Wasps at the Speed of Sound - Here are eleven short stories about the impact we have on our environment, and the impact our environment has on us. Species extinction, alien insurrection, the physical destruction of the Earth and more lead the way in this collection of EcoSF.
I've known Derryl Murphy since shortly after I started writing in the late 90's, and am proud to call this talented writer a friend. I read the title story of this powerful collection almost two decades ago when we both had stories in the now defunct magazine Oceans of the Mind. Two decades—and I still remember that story. That is the kind of writer that Derryl is. The stories in Wasps at the Speed of Sound are, in this era of human-driven climate change, even more relevant today than when first written. They show us, to quote Peter Watts in the introduction, "eleven ways for the planet to die." Watts describes Murphy as "another voice in the wilderness, showing us where we're headed." Here's your chance to read these wonderfully crafted and thought-provoking tales. – Douglas Smith
"…poignant perspectives of delving into a very human psyche, sometimes in extraordinary circumstances, sometimes in that visceral way where life tugs on you revealing its glories and sorrows."– Colleen Anderson at SF Site on Wasps at the Speed of Sound
"Murphy specializes in miniatures, close-up pictures of people coping with a crisis… [the stories] feature believable action in convincingly detailed settings; their message comes across successfully because we do sympathize with the characters' dilemmas and their struggles."– Publishers Weekly on Wasps at the Speed of Sound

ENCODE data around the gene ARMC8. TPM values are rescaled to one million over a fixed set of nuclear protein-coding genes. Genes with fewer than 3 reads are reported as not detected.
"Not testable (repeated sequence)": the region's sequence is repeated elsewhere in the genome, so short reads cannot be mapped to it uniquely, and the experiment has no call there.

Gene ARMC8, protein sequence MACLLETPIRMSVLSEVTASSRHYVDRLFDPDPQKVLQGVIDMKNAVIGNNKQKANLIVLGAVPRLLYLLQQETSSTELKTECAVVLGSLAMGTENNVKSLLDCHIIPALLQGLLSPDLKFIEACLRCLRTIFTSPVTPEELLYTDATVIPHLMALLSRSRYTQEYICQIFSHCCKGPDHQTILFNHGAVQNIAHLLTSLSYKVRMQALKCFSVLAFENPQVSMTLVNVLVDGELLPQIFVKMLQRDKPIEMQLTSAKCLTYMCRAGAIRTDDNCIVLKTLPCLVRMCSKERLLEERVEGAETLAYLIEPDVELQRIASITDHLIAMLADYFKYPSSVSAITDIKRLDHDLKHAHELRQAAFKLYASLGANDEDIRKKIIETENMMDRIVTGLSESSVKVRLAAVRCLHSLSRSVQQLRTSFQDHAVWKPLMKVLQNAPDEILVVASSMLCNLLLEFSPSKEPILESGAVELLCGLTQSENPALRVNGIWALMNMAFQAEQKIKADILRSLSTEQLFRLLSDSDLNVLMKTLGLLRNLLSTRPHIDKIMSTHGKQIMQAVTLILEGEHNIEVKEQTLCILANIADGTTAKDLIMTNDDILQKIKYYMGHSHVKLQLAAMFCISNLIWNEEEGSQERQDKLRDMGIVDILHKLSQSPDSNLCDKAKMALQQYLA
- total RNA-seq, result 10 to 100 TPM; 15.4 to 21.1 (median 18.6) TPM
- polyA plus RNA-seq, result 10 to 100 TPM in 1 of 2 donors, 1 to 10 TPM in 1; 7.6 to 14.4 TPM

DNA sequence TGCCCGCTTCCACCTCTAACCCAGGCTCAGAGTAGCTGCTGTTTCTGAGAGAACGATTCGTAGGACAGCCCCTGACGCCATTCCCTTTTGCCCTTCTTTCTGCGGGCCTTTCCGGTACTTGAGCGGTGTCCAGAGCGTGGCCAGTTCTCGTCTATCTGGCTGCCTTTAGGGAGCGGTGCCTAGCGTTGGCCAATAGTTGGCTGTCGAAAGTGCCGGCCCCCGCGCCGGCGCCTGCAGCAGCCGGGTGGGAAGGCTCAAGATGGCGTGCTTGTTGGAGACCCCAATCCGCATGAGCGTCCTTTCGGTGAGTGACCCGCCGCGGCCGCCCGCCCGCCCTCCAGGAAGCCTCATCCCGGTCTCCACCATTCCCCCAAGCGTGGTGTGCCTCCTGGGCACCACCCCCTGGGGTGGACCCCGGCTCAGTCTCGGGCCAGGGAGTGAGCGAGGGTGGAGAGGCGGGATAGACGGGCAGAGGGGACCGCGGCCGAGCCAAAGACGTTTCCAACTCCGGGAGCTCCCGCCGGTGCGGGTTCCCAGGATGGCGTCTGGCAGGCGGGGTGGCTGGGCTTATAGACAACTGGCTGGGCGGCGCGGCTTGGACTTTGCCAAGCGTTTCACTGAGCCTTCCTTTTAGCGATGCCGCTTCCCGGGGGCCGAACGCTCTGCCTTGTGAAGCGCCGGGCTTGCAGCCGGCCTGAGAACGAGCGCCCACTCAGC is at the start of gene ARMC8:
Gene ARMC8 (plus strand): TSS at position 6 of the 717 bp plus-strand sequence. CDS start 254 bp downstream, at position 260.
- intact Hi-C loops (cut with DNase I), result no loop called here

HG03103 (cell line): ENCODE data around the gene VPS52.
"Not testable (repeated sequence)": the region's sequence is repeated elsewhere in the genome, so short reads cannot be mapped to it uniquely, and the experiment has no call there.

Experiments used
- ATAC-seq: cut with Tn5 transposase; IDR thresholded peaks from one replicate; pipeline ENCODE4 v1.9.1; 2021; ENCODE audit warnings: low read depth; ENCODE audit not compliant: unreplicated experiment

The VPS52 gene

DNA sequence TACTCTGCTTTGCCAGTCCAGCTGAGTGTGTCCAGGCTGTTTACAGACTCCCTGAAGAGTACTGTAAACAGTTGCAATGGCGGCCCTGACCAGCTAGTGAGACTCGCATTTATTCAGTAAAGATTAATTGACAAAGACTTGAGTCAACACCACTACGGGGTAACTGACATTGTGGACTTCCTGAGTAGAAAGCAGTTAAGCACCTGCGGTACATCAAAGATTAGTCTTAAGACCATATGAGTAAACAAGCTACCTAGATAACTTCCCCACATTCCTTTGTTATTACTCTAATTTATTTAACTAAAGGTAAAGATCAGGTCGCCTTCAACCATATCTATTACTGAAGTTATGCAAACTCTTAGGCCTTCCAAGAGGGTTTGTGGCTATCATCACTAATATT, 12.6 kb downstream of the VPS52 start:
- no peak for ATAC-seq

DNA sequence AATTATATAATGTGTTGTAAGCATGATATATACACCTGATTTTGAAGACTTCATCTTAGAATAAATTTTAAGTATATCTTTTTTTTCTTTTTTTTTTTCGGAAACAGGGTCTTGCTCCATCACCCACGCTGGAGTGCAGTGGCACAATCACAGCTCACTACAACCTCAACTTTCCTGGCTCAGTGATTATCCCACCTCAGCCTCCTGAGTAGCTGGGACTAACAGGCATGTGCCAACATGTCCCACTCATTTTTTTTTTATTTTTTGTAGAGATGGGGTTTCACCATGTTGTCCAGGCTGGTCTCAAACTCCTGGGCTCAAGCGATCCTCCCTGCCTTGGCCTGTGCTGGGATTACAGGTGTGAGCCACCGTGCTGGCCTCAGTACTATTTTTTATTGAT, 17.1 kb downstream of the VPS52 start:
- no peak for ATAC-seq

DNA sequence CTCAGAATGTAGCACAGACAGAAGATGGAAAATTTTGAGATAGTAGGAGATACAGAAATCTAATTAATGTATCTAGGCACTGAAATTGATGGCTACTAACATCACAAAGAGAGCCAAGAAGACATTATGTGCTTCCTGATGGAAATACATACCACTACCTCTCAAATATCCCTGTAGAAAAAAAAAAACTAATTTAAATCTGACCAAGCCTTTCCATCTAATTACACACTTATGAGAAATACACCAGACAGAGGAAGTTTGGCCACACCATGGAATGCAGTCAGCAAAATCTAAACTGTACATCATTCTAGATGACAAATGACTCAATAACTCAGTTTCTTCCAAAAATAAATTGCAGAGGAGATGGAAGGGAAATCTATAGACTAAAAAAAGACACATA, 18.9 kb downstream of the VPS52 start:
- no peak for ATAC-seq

They were scraping through the bush in the old transport: Jimmy and Kev in the back row of seats, irritably sniping at each other as small boys are wont to do; Jennie in the seat beside Laura, curled up and trying to sleep through each bone-and-kidney-jarring thud; and Summer in the front beside Cam, giving directions with waves of a slim, fluttery hand, brittle hairs falling from his body and littering the floor, forgetting every once in a while to speak in his halting English and reverting to the barking and coughing sounds that passed for the primary form of speech with his people. In the back sat three suitcases and five pillows, all they'd had time to pack before the fighting had descended on their neighborhood.
Laura was still angry with Cam. Three days ago, with no warning, no discussion, he'd come home with the used transport, a great, hulking monstrosity with six immense wheels, four long bench seats, and seemingly enough room in the back for their car, which he'd sold, showing her the cash in his briefcase and giving her that "don't worry your pretty little head about it" grin. "This is better for camping," he told her. "We don't need the car anymore."
"But why didn't you leave the money in the system?" she'd pressed, not understanding.
This time he gave her his "discussion over" look. It did nothing to soothe her anger, but at the time she hadn't been in the mood to go on.
Now, the trees and bushes on either side lost their narrow leaves as the transport brushed against them, blue-green pods every bit as brittle as the hairs on Summer's body. Their juices smeared against the windows and attracted hordes of tiny white insects, which in turn attracted larger insects and strange birds, all fluttering and thumping against the windows in the search for food.
Eventually they came out of the bush and joined up with a mud track that Summer insisted was a local road. The jolts Laura's kidneys and back suffered were every bit as severe as when they'd been driving through the bush, but she had no choice but to trust what Summer told them, even though his people were killing her people, back in the city.